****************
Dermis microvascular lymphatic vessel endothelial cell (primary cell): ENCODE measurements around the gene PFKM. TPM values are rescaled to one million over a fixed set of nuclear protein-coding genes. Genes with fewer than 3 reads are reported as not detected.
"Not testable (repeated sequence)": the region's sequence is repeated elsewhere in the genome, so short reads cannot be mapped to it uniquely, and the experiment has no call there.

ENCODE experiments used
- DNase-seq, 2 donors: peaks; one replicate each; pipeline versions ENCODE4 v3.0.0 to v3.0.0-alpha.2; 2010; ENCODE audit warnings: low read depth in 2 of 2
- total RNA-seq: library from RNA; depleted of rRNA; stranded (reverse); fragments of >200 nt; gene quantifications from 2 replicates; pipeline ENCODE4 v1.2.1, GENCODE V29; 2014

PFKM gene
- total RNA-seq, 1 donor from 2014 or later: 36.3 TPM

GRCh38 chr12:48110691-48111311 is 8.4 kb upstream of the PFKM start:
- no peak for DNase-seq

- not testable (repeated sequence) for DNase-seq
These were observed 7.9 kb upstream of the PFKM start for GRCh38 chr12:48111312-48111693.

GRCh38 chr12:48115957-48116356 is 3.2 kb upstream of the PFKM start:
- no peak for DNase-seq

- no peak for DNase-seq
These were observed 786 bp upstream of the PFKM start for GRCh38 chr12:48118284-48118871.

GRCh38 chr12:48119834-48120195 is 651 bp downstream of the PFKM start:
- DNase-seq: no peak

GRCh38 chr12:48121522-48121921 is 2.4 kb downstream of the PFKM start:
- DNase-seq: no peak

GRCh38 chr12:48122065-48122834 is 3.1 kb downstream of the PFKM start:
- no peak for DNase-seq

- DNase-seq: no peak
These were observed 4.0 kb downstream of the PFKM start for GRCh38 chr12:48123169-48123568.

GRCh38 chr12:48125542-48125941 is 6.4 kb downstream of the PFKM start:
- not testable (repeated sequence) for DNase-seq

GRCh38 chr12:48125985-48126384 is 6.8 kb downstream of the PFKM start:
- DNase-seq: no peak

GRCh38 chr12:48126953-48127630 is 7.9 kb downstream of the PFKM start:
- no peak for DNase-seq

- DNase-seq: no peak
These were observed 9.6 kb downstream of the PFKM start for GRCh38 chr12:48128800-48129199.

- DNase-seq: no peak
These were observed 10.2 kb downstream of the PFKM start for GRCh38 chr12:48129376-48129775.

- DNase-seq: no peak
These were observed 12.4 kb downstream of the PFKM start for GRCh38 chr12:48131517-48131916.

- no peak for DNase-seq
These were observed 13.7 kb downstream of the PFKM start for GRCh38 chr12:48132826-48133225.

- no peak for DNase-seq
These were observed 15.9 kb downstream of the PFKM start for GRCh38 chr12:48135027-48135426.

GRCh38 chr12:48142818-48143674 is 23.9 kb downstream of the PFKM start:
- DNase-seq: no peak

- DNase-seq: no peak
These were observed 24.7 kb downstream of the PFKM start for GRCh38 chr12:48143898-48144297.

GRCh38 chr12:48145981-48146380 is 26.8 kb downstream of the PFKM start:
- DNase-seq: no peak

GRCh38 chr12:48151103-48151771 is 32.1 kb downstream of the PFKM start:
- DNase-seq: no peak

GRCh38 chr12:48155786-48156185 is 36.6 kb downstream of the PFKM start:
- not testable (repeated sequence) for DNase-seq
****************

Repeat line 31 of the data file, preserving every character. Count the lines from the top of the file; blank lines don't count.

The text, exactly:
These were observed 9.6 kb downstream of the PFKM start for GRCh38 chr12:48128800-48129199.